Great North Road by Peter F. Hamilton
Published by Pan MacMillan, September 2012 (Review copy received)
Review by Mark Yon
After the short-in-comparison Manhattan in Reverse collection of stories, here we have a standalone that is one of his longer works.
Set in 2142, the story begins as a future police procedural with the murder of a clone in Newcastle-upon-Tyne from one of ‘The North’ one of the most influential Families in a city seen as a central transgalactic network Hub (the fifth biggest city in Britain).
As the investigation develops, it becomes clear that the body is one in a similar state to one discovered on the trans-galactic world of St. Libra twenty years ago. On that occasion the convicted murderer was Angela Tramelo, who despite continuously protesting her innocence has been jailed for the crime.
Sidney (Sid) Hurst, leading the investigation in Newcastle, has to set up a new crime team in St Libra, playground planet of the rich, and see whether the two crimes are connected. For if Tramelo’s protests are true, the killer is an alien…
A couple of years ago now, Peter started talking about his ‘monster in the dark’ novel. This is it: a great, fat, doorstopping megabook, which at about 350 000 words, or 1100 pages, is longer than The Reality Dysfunction. Many will enjoy this immersion, though for me it could have been a bit tighter in the middle.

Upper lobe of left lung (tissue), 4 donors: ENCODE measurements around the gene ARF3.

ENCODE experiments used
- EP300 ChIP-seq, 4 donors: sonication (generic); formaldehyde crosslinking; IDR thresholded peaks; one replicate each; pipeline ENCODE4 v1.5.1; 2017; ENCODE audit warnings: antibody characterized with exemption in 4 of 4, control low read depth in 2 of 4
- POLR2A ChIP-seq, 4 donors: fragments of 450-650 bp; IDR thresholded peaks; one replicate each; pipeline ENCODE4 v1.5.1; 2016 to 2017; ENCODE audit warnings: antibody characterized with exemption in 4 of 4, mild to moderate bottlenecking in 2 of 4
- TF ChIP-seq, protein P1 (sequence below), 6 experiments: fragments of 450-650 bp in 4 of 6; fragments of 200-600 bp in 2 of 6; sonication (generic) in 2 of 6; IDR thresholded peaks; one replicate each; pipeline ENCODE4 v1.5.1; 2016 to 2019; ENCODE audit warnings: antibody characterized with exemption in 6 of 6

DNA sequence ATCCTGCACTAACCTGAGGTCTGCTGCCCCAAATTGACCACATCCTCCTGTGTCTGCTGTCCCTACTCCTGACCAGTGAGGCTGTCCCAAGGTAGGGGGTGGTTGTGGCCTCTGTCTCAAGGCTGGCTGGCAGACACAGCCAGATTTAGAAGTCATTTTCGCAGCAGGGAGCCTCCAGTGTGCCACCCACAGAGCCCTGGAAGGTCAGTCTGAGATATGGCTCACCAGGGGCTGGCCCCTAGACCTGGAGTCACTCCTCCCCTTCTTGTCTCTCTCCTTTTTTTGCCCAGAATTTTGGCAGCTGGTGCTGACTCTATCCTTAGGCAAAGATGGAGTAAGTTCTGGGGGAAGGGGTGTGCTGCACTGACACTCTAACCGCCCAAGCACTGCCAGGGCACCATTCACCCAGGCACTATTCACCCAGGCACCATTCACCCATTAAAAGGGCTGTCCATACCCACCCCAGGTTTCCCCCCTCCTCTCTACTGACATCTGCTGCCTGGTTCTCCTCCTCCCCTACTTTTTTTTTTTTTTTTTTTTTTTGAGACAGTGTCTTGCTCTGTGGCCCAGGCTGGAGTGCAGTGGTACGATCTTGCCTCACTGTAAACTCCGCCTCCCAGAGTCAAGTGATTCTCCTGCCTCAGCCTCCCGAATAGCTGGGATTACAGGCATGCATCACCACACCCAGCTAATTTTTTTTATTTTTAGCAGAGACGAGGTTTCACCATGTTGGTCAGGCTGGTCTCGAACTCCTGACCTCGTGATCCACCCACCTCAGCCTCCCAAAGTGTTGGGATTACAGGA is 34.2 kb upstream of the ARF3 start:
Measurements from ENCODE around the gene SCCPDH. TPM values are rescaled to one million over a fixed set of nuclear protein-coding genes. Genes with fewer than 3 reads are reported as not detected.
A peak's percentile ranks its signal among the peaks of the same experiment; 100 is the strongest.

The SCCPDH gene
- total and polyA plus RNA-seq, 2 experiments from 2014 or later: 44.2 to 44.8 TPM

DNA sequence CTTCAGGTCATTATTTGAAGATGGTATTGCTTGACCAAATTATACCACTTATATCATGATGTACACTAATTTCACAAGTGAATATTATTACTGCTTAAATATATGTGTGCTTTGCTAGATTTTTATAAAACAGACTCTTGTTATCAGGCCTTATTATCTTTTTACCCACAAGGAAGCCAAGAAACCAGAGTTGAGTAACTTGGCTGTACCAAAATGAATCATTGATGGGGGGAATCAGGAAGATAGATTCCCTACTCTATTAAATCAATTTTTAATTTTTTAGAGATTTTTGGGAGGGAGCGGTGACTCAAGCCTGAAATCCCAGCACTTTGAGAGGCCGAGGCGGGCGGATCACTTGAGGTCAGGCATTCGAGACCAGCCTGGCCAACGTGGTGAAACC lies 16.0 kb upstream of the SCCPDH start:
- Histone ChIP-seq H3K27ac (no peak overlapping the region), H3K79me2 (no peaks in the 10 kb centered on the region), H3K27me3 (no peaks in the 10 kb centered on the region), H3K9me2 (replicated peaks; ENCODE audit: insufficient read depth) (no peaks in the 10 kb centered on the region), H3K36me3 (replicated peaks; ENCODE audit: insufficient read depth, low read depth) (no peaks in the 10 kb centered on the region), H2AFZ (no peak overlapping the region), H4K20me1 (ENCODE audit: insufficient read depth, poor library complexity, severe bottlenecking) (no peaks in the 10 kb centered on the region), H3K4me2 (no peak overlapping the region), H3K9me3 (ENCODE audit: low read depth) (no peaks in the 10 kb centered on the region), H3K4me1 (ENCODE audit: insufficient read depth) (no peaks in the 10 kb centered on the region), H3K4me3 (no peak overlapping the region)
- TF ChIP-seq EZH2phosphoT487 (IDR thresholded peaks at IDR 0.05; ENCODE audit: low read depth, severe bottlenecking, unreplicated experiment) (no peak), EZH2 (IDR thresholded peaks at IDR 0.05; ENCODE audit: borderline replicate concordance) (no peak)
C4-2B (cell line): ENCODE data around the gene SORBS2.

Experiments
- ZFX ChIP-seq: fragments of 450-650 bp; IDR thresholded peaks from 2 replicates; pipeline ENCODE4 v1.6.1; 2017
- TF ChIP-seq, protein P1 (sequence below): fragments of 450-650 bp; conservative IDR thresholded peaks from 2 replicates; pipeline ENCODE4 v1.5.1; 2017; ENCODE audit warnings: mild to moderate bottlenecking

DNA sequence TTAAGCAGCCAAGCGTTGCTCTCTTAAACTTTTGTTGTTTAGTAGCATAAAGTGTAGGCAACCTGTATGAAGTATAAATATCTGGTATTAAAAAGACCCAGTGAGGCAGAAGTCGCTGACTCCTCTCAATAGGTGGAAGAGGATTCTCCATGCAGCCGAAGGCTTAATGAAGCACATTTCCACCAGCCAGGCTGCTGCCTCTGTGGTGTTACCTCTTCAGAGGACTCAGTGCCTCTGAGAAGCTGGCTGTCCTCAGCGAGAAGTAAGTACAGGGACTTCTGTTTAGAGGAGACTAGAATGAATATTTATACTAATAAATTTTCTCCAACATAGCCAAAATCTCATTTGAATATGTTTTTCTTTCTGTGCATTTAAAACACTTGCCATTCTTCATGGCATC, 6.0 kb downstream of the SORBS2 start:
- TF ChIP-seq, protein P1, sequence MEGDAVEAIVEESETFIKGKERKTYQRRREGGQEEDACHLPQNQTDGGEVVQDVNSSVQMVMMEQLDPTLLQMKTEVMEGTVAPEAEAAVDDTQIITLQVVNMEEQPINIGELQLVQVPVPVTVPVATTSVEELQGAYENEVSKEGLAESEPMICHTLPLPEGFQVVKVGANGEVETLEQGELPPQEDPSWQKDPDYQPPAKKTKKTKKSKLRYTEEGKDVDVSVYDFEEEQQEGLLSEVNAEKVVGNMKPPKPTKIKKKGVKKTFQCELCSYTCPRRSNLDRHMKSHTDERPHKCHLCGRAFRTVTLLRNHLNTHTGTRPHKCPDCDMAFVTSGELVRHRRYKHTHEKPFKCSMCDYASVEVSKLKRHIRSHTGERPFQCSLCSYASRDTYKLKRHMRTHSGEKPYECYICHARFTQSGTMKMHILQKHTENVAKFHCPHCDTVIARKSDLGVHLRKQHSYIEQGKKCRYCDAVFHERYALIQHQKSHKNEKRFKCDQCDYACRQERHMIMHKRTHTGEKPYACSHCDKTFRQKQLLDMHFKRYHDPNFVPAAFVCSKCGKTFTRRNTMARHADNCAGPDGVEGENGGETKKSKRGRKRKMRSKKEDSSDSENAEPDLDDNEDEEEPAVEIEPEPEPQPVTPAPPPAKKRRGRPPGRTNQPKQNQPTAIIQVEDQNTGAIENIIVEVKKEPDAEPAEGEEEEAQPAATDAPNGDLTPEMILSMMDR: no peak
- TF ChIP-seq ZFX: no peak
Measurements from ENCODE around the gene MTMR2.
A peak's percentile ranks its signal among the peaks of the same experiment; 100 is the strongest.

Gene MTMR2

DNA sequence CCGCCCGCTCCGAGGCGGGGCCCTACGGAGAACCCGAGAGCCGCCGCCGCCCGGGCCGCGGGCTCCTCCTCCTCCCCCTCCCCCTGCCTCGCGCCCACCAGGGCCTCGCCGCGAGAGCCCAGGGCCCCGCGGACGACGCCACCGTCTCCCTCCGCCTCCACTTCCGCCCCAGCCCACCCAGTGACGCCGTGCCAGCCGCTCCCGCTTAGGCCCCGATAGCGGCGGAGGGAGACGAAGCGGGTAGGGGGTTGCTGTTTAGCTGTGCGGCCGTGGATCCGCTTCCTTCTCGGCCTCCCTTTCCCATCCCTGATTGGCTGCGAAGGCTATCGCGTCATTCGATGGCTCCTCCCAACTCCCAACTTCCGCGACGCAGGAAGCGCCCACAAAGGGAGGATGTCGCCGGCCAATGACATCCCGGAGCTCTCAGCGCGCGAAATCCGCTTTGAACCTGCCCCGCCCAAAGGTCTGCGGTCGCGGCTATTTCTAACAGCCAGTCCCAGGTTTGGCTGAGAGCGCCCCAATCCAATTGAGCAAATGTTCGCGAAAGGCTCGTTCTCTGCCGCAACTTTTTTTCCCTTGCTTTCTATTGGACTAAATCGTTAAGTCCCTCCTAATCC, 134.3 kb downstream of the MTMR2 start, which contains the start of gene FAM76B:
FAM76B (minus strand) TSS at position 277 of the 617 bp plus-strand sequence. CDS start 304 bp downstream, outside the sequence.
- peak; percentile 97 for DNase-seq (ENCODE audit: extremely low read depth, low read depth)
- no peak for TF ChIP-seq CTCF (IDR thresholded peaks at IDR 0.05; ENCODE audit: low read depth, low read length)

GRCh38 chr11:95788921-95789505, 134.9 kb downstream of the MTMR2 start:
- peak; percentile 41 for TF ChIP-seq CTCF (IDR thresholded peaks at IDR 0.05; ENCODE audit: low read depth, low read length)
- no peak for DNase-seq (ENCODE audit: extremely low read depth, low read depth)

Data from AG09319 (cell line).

To deal with the crime issues, instead of Paula Myo, superspy, we have the slightly less active but still quite effective Sidney Hurst. Sid is basically the new Paula Myo, although whereas Paula was a kind of James Bond super-spy with a broad jurisdiction, Sid is more of a super-cop, a family-man following the same type of actions in a much smaller pool (even allowing for the large planet of St Libra.) I suspect his down to earth approach dealing with crime in a systematic fashion will make him quite popular and he’s about as solid a hero as we’re going to get here.
Angela Tramelo is a character who changes as we read: not a shrinking violet, there’s many different elements to her character that make her an interesting character to watch develop.
I was pleased that the book is a standalone, although there are many themes from Peter’s Commonwealth books than fans will recognise. There’s lots of big machinery around, with plenty of what I call ‘Thunderbirds’ type moments: huge (and perhaps improbable) pieces of technology that are there for display and explained in enormous detail. People are still able to lengthen their life-spans. Cloning is possible. Crime still happens. Old men still lust after young women (see Misspent Youth.) Aliens (and nasty ones at that) do exist (see the Commonwealth Saga /Pandora’s Star books). Clearly there are ideas here Peter likes, and his typical readers do too, and they are dealt with as well as we would expect.
However, whilst I felt that it was good to read about a world away from Ozzie and his compatriots, there are some missteps that didn’t work for me here.
Admission time. As much as I like PFH’s books, there are things I find that irritate. In the Commonwealth books, it was the Ozzie character and the use of his name as a sainted expletive. I never could understand his popularity, but kept going with the books, gritting my teeth through those parts.